Forget about the 1974 movie of the same name. I’m not putting it down: I’m saying, Whether you’ve seen it or not, whether you like it or not, doesn’t matter. This nominal remake (same title, same premise, mega-updated for 21st-century NYC and 21st-century movies)? It’s good. Damn good. Like this good: I’ve been waiting for a Die Hard movie to actually come close to approximating the spectacular cinematic experience that Die Hard was more than 20 years back, and the 2009 Taking of Pelham 123 is the first movie to get real close to that.
It’s always a question when it comes to remakes: Why remake this particular movie, and why remake it now? And director Tony Scott (Deja Vu, Domino) and screenwriter Brian Helgeland (Man on Fire , The Order) — working from the same novel by John Godey [Amazon U.S.] [Amazon U.K.] that was the basis for the first film — have exactly the right answer: Because there’s something new to say today through this same basic story than there could possibly have been to say back then. What this new Pelham has to say isn’t anything profoundly deep, and it’s not anything that couldn’t have been said, probably, through an original story. But the filmmakers don’t want to write a thesis: they’re just want to give us a ripping good action movie that isn’t stupid, that has a little bit of something to chew on in between the car crashes and the gunshots. And in this they succeed marvelously.
It’s all about 9/11, of course: the reason why this story about the hijacking of a New York City subway train is worth retelling now. And it’s also about how mass media and mass communications have changed in the 35 years since this story was first told. A scheme to hold ordinary New Yorkers for ransom in the subway would have to be planned and executed differently today than it would have been before cell phones and blanket wifi and the Internet and 24-hour news. And it would play out differently, too, not only for the characters in the movie but for us in the audience, too. Conspiracy-theory culture and the concept of terrorism not as random violence but as theater designed to create very specific reactions among those watching inform not only the actions of the people onscreen but shape our reactions as we watch.
So we suspect right off the bat that “Ryder” (John Travolta: Bolt, Hairspray), the mastermind of this hijacking, is up to something beyond the “mere” acquisition of $10 million in ransom when he arranges for a No. 6 train to be stopped in the middle of a subway tunnel in Midtown by his machine gun-toting gang. (The designation “Pelham 123” comes not from the number of the line this particular train runs along but from its origin: the Pelham Bay Park terminus in the Bronx, from which it departed at 1:23pm.) And it’s not too long before we begin to suspect that perhaps the Metropolitan Transit Authority dispatcher, Walter Garber (Denzel Washington: The Great Debaters, American Gangster), who takes the call from the hijacked train may be in on the scheme. I’m not gonna tell you any more than that except to say that the deep cynicism on display — which is not, however, an inaccurate representation of New York City or, indeed, our mindset on the whole today — is equally balanced by a deep hopefulness… and not in a hope-for-the-future way, either.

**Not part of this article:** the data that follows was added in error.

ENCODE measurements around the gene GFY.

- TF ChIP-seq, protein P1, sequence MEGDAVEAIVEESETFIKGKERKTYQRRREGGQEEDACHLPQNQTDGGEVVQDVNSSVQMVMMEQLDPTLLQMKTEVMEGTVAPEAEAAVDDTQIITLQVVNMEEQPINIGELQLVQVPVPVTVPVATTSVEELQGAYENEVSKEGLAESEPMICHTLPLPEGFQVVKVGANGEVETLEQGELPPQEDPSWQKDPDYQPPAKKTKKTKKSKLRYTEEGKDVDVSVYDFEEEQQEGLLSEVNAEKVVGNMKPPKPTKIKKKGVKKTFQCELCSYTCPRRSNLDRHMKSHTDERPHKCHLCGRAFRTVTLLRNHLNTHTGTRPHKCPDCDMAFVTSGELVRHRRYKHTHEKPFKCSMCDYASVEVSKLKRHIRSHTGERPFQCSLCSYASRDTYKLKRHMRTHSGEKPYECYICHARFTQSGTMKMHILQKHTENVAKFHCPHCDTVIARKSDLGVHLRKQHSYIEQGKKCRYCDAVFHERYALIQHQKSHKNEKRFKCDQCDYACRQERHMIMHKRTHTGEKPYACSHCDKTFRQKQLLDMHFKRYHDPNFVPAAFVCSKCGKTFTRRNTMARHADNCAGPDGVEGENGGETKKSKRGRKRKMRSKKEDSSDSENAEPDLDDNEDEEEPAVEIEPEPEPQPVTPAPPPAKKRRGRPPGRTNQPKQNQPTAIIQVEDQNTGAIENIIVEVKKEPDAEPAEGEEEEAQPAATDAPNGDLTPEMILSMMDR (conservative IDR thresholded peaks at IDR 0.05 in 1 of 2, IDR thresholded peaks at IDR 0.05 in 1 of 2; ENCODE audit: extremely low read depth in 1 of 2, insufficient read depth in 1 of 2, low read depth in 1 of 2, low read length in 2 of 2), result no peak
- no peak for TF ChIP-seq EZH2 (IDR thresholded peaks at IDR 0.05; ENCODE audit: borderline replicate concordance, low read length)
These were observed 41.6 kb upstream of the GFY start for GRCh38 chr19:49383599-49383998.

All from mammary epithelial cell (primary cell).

No, what makes Pelham 123 work so well is that it looks and feels entirely Noo Yawk. Part of that is that Tony Scott shot in NYC, in actual subway tunnels, with New York actors with real New York faces in roles big and small. (There’s only a teeny smidge of faking: one police car is the wrong color, I think; for sure, one subway sign was added where there isn’t one.) And the result of that is that the film mirrors the calm pragmatism of New York, as a city full of ordinary people doing ordinary extraordinary jobs. If anything might allay the fear some non-New Yorkers (and some natives, too!) seem to have of the subway, surely it’s Washington’s supremely competent MTA dispatcher and the high-tech world in which he operates to help keep hundreds of subway cars moving simultaneously. At one point, the mayor (James Gandolfini: Surviving Christmas, The Last Castle) tells another character that the city will be going to bat for him, and follows that with “This city has a very good batting average” — and that sums up the film. It’s about a city with a very good batting average, and god help the bad guy who thinks he’s gonna get a home run against it.
All of that, however, happens within the confines of a rollicking tale that unspools in urgent real time, over the course of just a few hours, and is jam-packed with literally breathtaking action. I didn’t mean to dismiss the car crashes and gunshots above: Tony Scott is a master of frenetic, energetic cinema — he’s like Michael Bay without something to prove, and anyone who fails to understand why car crashes and gun battles can be so exciting onscreen when they’re done right needs to see Scott doing it right. If life-size police cars and motorcycles are merely toys for big-boy filmmakers to play with, Scott makes it so much fun that there were times when I did indeed catch my breath — Scott makes you forget that we’re supposed to be inured to all this stuff by now.